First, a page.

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SIMFEROPOL, January 13. /TASS/. The Crimean parliament hopes to raise the issue of genocide of the peninsula’s residents on the part of Ukraine in international organizations. A statement to this effect has been forwarded to the Russian Foreign Ministry on Wednesday.
"The State Council of the Republic of Crimea … asks the Russian Foreign Ministry to render the political, diplomatic and information assistance in accordance with the established procedure in filing a request with the General Assembly and the Security Council of the United Nations, the Inter-parliamentary Assembly of the Commonwealth of Independent States (CIS) member-countries, the Organization for Security and Cooperation in Europe and the Parliamentary Assembly of the Council of Europe," the document says.
In particular, Crimea hopes that international organizations will be involved in conducting "an investigation into violating obligations by Ukraine to prevent genocide in accordance with the Convention on the Prevention and Punishment of the Crime of Genocide due to failure to take all possible steps to stop genocide against Crimea."
The Crimean lawmakers believe that after such investigation the actions of a group of persons on the so-called blockade of the Black Sea peninsula should be equated to the actions of Ukraine’s government bodies, "which should be regarded as the country’s responsibility for an international wrongful act."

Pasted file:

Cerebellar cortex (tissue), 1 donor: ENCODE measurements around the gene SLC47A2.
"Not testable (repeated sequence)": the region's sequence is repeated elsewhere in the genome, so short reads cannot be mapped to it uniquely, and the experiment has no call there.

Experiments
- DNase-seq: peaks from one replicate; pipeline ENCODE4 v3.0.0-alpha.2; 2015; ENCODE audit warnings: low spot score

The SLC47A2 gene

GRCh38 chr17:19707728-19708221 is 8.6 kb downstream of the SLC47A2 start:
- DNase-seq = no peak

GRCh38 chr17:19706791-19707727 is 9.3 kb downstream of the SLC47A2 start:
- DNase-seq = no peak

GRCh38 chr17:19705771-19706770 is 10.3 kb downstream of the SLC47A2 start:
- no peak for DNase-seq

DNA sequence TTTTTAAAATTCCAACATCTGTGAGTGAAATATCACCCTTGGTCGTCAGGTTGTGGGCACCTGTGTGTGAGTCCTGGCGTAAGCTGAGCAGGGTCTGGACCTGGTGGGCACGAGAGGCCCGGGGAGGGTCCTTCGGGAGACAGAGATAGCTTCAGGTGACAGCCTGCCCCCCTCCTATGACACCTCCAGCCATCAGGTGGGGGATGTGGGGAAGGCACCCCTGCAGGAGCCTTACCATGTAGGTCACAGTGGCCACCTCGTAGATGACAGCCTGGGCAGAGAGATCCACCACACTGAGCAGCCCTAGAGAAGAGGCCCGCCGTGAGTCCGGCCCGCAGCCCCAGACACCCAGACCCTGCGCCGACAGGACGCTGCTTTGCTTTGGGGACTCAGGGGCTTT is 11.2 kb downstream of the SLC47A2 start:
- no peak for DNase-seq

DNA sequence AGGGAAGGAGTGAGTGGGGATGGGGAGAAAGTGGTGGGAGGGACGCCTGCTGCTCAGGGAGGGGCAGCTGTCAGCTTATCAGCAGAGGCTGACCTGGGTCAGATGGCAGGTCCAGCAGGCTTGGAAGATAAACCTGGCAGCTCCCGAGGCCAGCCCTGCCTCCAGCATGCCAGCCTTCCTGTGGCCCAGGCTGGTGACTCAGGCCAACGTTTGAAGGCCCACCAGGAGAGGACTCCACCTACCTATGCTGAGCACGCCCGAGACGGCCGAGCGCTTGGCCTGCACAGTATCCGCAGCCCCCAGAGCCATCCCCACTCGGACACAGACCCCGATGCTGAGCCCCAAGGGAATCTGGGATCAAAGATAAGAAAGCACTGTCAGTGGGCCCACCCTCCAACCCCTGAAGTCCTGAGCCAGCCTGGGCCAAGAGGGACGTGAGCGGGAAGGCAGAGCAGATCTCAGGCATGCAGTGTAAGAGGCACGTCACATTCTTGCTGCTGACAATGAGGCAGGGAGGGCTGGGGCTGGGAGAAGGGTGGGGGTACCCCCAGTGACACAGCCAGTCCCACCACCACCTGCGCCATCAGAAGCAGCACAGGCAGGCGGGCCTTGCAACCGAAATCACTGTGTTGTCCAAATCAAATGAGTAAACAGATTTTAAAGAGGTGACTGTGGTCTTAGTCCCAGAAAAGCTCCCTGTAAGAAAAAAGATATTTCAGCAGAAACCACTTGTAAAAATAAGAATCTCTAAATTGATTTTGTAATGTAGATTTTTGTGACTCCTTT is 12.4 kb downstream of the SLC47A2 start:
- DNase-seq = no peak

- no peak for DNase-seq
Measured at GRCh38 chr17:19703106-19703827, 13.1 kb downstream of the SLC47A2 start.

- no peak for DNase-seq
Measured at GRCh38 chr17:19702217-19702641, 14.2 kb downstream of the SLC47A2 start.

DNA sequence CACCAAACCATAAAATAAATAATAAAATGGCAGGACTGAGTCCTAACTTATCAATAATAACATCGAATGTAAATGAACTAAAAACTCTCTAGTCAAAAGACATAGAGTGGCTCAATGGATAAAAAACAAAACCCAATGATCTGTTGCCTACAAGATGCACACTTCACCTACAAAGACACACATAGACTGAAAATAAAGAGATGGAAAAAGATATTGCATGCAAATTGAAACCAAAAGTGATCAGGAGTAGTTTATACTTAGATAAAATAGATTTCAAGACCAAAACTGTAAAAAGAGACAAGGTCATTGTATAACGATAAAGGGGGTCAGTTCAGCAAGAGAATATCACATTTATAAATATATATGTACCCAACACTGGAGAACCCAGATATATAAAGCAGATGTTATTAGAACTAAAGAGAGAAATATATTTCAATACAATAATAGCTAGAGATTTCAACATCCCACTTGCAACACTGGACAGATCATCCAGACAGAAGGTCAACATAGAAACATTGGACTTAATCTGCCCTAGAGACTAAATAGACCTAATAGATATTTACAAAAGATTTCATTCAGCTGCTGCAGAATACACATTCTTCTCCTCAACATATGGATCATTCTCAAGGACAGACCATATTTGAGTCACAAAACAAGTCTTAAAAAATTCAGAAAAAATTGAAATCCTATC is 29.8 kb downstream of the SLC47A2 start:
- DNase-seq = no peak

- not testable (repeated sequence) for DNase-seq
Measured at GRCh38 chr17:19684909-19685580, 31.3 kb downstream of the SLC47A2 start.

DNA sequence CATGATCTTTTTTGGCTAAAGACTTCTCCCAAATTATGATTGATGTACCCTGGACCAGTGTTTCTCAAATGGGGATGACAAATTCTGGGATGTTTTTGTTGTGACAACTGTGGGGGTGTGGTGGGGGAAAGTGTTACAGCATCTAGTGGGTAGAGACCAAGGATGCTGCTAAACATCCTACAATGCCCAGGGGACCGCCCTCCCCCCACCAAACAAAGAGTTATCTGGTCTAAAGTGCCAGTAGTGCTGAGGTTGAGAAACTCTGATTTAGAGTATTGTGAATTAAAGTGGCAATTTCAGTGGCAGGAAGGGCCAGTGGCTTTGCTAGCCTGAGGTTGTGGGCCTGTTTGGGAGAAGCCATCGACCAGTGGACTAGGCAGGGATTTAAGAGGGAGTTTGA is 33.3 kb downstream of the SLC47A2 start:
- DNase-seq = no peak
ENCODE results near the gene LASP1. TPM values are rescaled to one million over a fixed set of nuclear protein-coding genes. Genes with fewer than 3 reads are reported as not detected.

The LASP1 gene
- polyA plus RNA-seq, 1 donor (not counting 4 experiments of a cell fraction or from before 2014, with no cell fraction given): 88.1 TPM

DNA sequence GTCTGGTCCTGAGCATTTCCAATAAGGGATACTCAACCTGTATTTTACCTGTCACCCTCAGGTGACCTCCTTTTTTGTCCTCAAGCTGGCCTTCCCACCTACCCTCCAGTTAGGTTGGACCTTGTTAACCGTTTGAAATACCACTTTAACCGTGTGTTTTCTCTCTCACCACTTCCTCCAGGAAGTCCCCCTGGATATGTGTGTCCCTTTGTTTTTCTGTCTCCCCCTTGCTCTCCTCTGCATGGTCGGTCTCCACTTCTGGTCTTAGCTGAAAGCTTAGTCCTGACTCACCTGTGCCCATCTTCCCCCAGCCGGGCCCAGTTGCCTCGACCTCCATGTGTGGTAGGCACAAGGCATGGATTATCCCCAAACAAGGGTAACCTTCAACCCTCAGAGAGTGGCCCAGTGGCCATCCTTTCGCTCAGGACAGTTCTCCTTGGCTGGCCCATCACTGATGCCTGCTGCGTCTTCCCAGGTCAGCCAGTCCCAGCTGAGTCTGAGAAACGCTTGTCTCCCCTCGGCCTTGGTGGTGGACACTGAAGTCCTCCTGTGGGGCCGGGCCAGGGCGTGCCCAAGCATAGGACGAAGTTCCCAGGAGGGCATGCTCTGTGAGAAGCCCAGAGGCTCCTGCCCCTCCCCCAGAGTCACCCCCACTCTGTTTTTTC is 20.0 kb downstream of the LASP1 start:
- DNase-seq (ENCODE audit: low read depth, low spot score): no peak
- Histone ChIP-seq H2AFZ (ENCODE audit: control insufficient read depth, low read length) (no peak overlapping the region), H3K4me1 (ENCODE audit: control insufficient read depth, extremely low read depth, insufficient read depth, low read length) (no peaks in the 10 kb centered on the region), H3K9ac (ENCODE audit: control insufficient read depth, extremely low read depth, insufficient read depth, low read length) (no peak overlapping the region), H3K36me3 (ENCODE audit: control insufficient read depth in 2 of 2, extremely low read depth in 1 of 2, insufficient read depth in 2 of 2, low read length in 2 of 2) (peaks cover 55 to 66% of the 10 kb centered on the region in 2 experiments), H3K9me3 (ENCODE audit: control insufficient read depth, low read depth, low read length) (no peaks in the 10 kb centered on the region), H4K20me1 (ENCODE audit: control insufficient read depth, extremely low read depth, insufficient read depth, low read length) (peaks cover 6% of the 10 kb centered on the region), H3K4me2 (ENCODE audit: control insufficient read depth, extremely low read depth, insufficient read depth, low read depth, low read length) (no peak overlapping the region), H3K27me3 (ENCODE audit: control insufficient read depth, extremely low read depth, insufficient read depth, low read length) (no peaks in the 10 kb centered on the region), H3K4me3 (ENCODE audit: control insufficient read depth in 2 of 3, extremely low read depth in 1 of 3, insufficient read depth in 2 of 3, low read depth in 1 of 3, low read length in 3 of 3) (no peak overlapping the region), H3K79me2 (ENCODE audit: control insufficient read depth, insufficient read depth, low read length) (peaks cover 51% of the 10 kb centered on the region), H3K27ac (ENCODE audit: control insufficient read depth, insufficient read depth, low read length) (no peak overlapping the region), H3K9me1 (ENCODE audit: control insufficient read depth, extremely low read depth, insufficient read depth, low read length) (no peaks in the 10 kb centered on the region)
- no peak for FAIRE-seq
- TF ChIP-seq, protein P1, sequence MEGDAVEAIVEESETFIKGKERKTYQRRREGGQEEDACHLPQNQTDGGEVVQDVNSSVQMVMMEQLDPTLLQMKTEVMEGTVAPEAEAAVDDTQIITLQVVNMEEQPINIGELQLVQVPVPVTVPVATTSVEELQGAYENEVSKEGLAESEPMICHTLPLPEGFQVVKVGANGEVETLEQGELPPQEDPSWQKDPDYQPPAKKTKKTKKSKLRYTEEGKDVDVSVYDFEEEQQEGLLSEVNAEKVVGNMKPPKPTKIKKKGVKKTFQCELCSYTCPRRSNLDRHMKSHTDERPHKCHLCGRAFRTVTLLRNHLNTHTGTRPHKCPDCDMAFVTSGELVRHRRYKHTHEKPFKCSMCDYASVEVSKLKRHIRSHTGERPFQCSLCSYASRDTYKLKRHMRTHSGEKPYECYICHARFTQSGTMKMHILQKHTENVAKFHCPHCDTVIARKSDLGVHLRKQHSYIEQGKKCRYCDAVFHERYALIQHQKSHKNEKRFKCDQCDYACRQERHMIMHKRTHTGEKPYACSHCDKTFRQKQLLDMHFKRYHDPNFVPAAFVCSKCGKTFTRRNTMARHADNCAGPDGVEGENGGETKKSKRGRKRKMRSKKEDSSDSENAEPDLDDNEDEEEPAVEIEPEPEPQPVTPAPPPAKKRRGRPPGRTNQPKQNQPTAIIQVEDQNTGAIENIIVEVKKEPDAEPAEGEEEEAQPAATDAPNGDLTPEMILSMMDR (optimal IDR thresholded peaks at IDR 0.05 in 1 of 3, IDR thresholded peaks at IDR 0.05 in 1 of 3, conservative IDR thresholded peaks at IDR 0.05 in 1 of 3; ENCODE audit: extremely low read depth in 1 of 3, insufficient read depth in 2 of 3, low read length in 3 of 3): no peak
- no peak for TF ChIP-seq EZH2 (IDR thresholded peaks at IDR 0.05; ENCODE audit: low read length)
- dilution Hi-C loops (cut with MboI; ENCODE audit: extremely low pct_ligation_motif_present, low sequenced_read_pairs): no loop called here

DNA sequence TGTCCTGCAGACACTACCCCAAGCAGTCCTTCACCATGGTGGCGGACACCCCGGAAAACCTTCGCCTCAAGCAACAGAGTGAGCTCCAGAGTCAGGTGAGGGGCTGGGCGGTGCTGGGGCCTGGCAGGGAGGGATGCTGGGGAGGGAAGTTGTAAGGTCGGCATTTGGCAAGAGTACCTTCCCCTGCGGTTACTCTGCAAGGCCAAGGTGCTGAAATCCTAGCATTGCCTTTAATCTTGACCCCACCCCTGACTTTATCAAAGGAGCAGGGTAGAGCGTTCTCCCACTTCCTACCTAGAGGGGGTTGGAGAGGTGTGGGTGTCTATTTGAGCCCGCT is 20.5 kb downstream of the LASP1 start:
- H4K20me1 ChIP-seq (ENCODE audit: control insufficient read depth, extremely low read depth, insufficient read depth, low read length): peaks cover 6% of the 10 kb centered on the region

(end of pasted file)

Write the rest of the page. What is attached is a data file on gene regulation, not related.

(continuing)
Crimea’s lawmakers have also asked the Russian Investigative Committee and the Prosecutor-General’s Office to launch a probe into genocide against the peninsula’s residents on the part of Ukraine.
"The State Council of the Republic of Crimea … calls on the Russian Prosecutor General’s Office and the Investigative Committee to conduct an investigation into the genocide against people in Crimea by members of Ukraine’s Verkhovna Rada, including by establishing criminal gangs whose purpose is inflicting damage on life and health of people in conditions of Crimea’s blockade," the document says.
The parliamentarians believe that the crimes related to the so-called Crimea’s blockade should have no time limits. "We are convinced that terrorists and their accomplices who encroached on life and health of the civilian population of the Crimean Federal District will not be able to evade responsibility. This crime has no time limits, and the perpetrators must face punishment they deserve sooner or later," the document says.
On September 20, supporters of former Crimean deputy prime minister Lenur Islyamov, Verkhovna Rada member Mustafa Dzhemilev and leader of Crimean Tatars in Ukraine Refat Chubarov went on a so-called food blockade of Crimea, restricting movement of trucks with goods across border checkpoints. They were also joined by members of the Right Sector extremist group, which is banned in Russia.
Crimea was left without power overnight to November 22 after unknown assailants blew up electricity pylons in Ukraine’s Kherson Region. An energy saving regime was imposed on the peninsula, with many enterprises suspending their activity; rolling blackouts started in all inhabited localities. Crimea considers these actions an act of terrorism.